The Army has clarified the exceptions to its general freeze on civilian employee hiring, addressing policies including the movement of current employees within the agency.

A memo dated Feb. 27 follows earlier guidance allowing for only limited exceptions. Those mainly apply to filling vacancies deemed critical to the agency’s mission and hiring persons with job-placement rights, such as those returning from an injury or overseas areas of military operations.

The Army along with other military services imposed a general civilian hiring freeze among other steps responding to the sequestration.

The new memo from the Army manpower office clarifies, for example, that an exception for internal recruitment actions that are limited to current employees also applies to positions that formerly were open to outside applicants as well, within certain limits. Also, existing positions “may be upgraded to accretion of duties and internal promotions may continue.” However, hiring under those exceptions can come only from within the same commuting area and commands “must fully consider the impact of associated cost increases on budget reduction plans.”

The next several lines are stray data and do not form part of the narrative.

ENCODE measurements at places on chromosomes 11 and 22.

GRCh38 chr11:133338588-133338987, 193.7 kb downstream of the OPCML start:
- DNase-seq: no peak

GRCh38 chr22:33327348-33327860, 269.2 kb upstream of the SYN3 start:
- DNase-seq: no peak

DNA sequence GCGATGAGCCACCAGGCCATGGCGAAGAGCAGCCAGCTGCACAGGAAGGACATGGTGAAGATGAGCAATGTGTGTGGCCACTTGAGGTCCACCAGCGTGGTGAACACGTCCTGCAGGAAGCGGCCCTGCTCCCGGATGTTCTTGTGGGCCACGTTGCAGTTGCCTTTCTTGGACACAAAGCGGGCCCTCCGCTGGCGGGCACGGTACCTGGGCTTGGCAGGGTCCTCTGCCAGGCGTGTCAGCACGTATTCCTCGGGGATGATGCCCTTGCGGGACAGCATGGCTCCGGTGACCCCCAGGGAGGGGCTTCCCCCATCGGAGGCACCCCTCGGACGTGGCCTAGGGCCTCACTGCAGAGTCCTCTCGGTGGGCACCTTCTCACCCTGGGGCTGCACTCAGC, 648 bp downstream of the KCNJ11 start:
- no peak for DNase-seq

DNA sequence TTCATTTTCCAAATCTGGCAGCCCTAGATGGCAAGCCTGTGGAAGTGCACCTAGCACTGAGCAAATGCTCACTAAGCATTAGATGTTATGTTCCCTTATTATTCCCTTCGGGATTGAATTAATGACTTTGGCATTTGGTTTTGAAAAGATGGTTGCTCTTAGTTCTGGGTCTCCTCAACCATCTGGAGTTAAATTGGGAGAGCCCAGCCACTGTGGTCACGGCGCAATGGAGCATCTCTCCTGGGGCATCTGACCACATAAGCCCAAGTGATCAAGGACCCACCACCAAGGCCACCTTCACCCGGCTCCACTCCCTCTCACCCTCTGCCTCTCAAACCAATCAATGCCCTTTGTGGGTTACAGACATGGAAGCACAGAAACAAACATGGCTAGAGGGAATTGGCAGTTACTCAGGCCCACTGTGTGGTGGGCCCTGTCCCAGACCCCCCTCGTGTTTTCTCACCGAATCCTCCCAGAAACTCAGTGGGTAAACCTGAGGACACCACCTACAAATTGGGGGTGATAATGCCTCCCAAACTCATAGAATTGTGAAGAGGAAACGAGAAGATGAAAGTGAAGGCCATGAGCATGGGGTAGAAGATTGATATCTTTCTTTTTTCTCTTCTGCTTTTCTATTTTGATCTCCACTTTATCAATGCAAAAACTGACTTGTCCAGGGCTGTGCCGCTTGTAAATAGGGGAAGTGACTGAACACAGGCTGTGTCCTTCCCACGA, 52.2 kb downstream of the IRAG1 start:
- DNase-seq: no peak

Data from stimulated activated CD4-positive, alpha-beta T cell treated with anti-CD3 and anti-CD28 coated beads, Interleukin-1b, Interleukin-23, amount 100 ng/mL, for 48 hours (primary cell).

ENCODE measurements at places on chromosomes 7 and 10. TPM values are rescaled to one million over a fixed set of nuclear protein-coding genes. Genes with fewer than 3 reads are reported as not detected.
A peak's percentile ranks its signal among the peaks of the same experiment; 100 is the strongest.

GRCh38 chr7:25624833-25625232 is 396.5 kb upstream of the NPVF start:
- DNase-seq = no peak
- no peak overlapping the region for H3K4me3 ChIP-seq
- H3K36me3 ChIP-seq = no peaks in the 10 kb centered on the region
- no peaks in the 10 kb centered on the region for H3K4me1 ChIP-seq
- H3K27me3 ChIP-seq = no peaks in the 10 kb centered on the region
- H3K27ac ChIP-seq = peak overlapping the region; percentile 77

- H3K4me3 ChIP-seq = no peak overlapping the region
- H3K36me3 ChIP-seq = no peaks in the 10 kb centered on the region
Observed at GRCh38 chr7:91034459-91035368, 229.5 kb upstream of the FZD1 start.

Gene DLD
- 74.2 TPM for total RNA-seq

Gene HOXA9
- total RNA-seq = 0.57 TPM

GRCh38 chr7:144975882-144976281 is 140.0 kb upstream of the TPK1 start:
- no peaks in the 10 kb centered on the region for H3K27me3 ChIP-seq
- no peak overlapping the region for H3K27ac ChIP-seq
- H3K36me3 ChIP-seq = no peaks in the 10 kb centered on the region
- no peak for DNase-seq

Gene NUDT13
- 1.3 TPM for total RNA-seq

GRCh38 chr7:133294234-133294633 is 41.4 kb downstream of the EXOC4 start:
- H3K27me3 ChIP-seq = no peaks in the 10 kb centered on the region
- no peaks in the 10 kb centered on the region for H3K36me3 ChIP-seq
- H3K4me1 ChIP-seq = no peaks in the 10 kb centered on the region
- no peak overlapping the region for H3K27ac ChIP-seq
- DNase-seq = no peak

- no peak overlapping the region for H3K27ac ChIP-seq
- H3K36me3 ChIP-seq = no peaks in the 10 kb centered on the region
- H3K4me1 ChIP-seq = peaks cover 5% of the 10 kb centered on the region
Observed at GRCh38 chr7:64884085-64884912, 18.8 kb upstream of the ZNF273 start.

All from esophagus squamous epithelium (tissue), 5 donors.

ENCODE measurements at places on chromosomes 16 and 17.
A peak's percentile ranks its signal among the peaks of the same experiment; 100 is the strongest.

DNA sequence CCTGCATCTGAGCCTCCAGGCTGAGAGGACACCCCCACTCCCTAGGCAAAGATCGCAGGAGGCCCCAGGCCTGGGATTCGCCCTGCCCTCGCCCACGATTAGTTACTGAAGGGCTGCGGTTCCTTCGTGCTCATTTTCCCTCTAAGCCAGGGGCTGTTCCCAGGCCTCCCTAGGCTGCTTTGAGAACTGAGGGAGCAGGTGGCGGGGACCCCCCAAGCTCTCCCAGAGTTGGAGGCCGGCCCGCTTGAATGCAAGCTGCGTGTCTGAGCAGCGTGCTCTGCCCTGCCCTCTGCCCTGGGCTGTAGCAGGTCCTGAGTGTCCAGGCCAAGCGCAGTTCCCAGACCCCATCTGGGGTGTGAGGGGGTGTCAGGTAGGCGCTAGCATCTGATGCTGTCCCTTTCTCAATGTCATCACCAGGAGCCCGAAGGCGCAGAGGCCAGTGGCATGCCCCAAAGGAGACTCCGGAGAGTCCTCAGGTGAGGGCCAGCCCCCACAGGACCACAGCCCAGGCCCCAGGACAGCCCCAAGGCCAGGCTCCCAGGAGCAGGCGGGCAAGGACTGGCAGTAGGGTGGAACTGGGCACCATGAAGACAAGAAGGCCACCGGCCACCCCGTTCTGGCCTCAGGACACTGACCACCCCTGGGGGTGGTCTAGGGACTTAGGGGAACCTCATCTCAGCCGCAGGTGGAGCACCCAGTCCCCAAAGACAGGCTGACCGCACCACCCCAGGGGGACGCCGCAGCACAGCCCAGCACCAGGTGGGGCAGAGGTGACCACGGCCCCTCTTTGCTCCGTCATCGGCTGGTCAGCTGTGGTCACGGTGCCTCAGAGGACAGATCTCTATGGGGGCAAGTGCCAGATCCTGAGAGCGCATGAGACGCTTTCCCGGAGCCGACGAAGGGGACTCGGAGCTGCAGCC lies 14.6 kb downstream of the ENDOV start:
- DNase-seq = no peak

Also allowed is hiring through certain career developmental programs, scholarship programs and internship-type programs that provide for job placement, the memo says.

Further, while the original memo specified that there is no specific exception from the freeze for veterans, the new guidance notes that appointments to permanent positions remain allowed under several special hiring policies for veterans.

It also says the overseas assignment exception is not limited to Iraq and Afghanistan, but also applies to all jobs supporting overseas military operations as well as emergency, humanitarian, disaster relief, stability and similar missions.

The memo also specifies that the hiring freeze does not apply to self-supporting “non-appropriated fund” functions such as officers’ clubs. And it clarifies policies on laying off temporary employees when they reach the end of their appointments.